Cybersecurity is crucial in our increasingly connected world, but it remains a challenge due to the rising number of attacks. While software tools have advanced, human operators remain vulnerable. To address this, we suggest using scientific methods to enhance the interaction between human operators and cybersecurity tools, ultimately strengthening overall security.
Charles Sturt University
Multi-Source Data Fusion and Deep Learning for 3D Flood Mapping
This project aims to improve 3D flood mapping accuracy by fusing data from multiple sensors using deep learning algorithms. It will estimate water surface and inundation depth for more effective emergency response. This project has the potential to significantly enhance flood mapping accuracy, thus mitigating the impact of flooding events.
A Lightweight Adaptive Adversarial Attack-Resistant (A3R) IDS
This project aims to create a lightweight, adaptive IDS for efficiently thwarting adversarial attacks by extracting packet-level mutation-resistant attack-dependent features, ensuring high evasiveness and maliciousness of the adversarial packets, and developing better algorithms to combat transferrable adversarial attacks. The outcome of this project will enhance user privacy and data security
University of Wollongong
Grant-Free Multiple Access for LEO Satellite Communication Networks
LEO satellite networks are promising in providing full-coverage communication services to ground users. This project focuses on addressing the challenges of multiple access due to the large round-trip latency and high mobility of LEO satellites. It aims to develop efficient and reliable grant-free non-orthogonal multiple access schemes with Doppler-resilient modulations.
Probabilistic Weather Forecasting for Improving Resiliency of Electricity Networks
The proposed research aims to develop an adaptive and predictive framework (or tool), which will help improve Australian power grid’s resilience under extreme weather and climatic variations based on the practical scenarios and historical event data. It is envisaged that the tool covering identified regions (determined in consultation with the industry) will be developed on a prototype basis to assess the impacts of climate change on selected electricity network assets thereby improving the network resiliency. The proposed project is unique in terms of demonstrating the adverse impacts of severe weather conditions on electricity infrastructure in an objective way thereby ensuring overall system reliability is improved.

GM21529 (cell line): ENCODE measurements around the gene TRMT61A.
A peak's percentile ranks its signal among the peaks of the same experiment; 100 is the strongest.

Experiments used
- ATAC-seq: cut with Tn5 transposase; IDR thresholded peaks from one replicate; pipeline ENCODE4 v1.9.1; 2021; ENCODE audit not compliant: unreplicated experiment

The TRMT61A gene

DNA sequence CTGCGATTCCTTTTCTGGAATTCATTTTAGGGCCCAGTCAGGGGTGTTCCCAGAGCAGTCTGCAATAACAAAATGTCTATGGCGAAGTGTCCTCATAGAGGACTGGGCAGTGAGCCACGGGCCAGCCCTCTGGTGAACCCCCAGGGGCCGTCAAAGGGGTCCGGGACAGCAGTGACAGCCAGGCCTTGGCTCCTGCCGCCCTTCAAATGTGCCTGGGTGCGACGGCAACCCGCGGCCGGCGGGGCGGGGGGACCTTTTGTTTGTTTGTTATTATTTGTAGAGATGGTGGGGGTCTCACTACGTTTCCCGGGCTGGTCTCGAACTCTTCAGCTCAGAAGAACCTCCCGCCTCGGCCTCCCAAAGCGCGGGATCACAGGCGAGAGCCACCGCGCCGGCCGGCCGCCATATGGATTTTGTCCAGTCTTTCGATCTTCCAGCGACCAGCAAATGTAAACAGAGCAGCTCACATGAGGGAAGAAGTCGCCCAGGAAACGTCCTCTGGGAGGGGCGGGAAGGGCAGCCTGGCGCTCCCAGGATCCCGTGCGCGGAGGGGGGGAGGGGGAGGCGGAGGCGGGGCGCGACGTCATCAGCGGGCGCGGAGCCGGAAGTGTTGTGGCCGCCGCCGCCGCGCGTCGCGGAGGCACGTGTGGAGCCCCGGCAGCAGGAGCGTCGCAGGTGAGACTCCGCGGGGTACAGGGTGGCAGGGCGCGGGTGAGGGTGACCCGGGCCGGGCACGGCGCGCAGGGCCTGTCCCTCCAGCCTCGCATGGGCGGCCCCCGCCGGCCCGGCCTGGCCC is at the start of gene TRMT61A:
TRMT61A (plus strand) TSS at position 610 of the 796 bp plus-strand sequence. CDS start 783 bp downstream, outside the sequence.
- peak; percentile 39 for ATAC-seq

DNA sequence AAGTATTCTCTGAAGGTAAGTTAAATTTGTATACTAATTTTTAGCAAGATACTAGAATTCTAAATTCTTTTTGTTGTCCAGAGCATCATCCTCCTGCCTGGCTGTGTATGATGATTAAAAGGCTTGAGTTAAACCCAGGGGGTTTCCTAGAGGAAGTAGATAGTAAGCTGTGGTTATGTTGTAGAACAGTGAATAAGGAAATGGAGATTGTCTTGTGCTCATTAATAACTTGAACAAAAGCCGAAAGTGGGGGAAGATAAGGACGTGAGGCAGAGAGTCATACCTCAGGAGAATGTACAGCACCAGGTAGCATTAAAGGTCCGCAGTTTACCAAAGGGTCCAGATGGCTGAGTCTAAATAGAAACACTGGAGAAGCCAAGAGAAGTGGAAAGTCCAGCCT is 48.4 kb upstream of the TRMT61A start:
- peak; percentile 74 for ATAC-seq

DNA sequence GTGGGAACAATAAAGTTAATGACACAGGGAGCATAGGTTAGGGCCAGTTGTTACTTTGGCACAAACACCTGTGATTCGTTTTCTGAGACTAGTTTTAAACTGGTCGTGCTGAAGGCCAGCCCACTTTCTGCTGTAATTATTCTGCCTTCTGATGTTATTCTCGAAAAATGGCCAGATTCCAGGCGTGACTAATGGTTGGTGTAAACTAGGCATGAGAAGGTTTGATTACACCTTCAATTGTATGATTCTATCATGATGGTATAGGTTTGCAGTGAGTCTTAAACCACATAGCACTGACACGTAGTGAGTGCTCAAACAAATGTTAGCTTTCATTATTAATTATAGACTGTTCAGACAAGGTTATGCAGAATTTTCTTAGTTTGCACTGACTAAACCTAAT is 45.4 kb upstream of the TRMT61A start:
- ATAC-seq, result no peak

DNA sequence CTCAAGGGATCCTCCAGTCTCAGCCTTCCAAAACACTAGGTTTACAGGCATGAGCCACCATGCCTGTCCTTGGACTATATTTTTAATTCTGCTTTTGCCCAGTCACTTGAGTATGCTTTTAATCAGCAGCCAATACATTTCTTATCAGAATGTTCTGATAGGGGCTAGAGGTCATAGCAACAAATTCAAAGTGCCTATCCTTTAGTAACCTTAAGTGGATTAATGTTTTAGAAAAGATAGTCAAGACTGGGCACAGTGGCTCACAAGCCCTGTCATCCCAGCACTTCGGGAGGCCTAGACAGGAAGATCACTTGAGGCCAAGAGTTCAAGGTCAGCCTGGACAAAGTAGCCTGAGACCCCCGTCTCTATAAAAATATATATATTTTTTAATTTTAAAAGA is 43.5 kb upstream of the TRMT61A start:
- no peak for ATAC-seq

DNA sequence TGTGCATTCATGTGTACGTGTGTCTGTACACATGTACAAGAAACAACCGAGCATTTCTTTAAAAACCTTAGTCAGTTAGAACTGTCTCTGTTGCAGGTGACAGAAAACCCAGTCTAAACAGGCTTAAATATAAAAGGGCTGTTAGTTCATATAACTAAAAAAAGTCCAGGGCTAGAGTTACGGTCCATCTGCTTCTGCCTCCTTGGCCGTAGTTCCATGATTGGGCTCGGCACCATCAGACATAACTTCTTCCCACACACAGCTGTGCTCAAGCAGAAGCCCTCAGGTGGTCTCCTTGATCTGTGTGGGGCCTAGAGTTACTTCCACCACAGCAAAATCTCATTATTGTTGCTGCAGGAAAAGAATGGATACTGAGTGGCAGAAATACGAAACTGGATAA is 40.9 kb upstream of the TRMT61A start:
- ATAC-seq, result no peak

The University of Technology, Sydney
Data driven design and management of shared energy resources to improve power supply resilience in communication networks
This project aims to develop a data driven approach for sharing and managing energy resources in power communication network base stations to achieve higher resilience through better visibility, coordination, and management of shared energy resources in optimal ways. The intended outcome of the project is a framework to design, prioritise, share, and optimise energy scheduling with quantified resilience. End-users will benefit from improved reliability and avoid system failures triggered by extreme weather events.
UAV Aided LEO Communications Systems for Rural and Regional Areas
This project aims to develop unmanned aerial vehicle (UAV) aided low earth orbit (LEO) communications by employing novel low-energy-consumption steerable antennas. UAV aided LEO communications can provide high-speed internet for poorly connected or unconnected communities in rural and remote areas. This project will generate significant scientific breakthroughs in many aspects of antenna research.
Southern Cross University
Developing a Flood Prediction System using a Hybrid Machine Learning and Physical Modelling Approach: A Case study of Northern Rivers in NSW, Australia.
Floods can have catastrophic impacts on people and infrastructure in Australia. Accurate and timely prediction and warning systems are essential to mitigate these impacts. This PhD research project aims to develop a novel flood monitoring system to deal with future floods more efficiently and effectively.